Scottish Greens have long held the view that the use of drugs - including alcohol and tobacco - should be treated as a public health issue and not a criminal justice one. We know that punishment has not worked to reduce the numbers of people addicted to harmful substances, and we advocate for proper regulation of drugs based on a harm reduction approach. We were the only party to argue that drugs law should be devolved under the Smith Commission.
Members of Glasgow Green Party are taking a stand against a demonstration by an American pro-life group.
The branch's Women's Network will be taking part in a counter demonstration to voice their support for a pro-choice approach to abortion. This will be in opposition to the ‘40 Days for Life’ rally taking place on Sunday in George Square. This event will mark the end of the group's Lent-long 'vigil' outside of Queen Elizabeth University Hospital where patients attend for abortion services in the city.
Proposals for Glasgow’s coming Low Emission Zone (LEZ) - the first in Scotland - were considered today by Glasgow City Council’s Environment, Sustainability and Carbon Reduction Policy Development Committee. The committee voted to accept an amendment brought by Labour and seconded by the Greens to bring the full implementation of the LEZ for all eligible vehicles forward to 2021, and to include enforcement measures against bus operators for not meeting interim targets from December 2018.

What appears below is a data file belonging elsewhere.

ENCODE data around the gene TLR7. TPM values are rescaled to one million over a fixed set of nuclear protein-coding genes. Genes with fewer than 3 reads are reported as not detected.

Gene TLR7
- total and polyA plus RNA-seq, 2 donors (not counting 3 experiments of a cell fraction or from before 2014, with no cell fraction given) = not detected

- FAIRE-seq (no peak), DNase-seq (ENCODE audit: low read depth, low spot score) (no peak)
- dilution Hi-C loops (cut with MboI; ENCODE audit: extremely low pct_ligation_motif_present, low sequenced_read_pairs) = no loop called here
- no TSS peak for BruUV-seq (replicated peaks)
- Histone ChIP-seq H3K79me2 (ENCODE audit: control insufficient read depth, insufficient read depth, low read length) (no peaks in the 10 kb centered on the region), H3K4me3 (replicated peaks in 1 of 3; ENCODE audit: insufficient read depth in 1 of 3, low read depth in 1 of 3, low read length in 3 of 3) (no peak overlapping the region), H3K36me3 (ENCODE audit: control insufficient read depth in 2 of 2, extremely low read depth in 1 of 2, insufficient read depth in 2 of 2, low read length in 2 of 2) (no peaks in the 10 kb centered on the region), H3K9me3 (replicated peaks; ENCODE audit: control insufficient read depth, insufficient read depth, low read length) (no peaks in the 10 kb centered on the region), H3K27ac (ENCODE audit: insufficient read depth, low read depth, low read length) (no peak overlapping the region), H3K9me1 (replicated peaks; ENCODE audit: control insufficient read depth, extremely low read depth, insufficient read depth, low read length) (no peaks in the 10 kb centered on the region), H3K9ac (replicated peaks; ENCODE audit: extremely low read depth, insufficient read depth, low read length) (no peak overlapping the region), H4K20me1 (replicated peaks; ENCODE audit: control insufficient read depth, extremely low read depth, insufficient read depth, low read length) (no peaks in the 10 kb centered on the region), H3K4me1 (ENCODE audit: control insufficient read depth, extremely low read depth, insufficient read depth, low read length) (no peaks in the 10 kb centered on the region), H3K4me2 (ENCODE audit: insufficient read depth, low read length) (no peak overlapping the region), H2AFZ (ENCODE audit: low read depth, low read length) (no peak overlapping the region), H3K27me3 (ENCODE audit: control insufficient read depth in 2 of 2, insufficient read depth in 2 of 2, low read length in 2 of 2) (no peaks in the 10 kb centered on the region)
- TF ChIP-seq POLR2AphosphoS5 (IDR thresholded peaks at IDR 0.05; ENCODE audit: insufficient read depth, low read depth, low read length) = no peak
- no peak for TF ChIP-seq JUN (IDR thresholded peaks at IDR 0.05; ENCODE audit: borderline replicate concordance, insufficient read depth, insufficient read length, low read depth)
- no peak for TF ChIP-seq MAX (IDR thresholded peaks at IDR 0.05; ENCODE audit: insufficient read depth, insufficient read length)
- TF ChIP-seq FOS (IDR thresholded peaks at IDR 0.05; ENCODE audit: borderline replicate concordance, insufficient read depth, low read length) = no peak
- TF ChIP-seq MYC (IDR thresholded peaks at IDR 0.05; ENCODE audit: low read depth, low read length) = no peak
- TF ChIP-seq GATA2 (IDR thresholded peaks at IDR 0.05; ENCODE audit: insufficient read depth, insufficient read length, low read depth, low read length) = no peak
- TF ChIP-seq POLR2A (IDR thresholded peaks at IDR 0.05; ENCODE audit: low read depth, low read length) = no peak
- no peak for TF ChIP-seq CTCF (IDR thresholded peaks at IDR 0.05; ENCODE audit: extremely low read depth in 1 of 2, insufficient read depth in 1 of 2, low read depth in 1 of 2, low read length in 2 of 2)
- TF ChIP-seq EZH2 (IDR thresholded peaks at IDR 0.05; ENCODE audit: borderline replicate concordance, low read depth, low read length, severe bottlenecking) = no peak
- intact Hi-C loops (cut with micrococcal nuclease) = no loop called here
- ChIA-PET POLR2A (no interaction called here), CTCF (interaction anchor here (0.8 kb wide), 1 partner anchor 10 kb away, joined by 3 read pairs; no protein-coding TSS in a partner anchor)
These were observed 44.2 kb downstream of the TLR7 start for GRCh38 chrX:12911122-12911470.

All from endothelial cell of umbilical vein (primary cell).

Tomorrow (20th March), councillors on the Environment, Sustainability and Carbon Reduction Policy Development Committee, of which I am the vice convenor, will consider an update on plans for a phased introduction of a Low Emission Zone (LEZ) in Glasgow. This has the potential to improve the health of everyone in the city and make Glasgow a more pleasant and liveable city.
Hope Street in Glasgow’s city centre remains one of the most polluted streets in Scotland, with the highest levels of nitrogen dioxide in the country, and around 300 Glaswegians are killed every year by the effects of breathing the city’s toxic air. Green councillors are worried that plans being considered by Glasgow City Council will not do enough to clean up the dangerously polluted air that residents are forced to breathe.
Yesterday, Glasgow City Council passed its first budget under the SNP minority administration. For your Scottish Green Party councillors, this was the culmination of a long hard effort to ensure that Glasgow breaks from the legacy of decades of single party rule and starts to invest in a better, more equal and sustainable future.
Green councillors are pressing Glasgow’s SNP minority administration to ensure that their first annual budget for the city invests in a sustainable future. In a city where more than half of households don’t have access to a car for their own use, it’s vital that decisions on infrastructure spending allow communities to be connected in ways that benefit everyone.
As Glasgow’s SNP minority administration prepare their first annual budget for the city, Green councillors are pushing for those who deliver our vital public services to have better working conditions.
Many people have been in touch with me recently to discuss the proposed night shelter for asylum seekers in Ibrox. At successive several community council meetings this has been raised, and I have tried my best to guide locals, both for and against, along the process.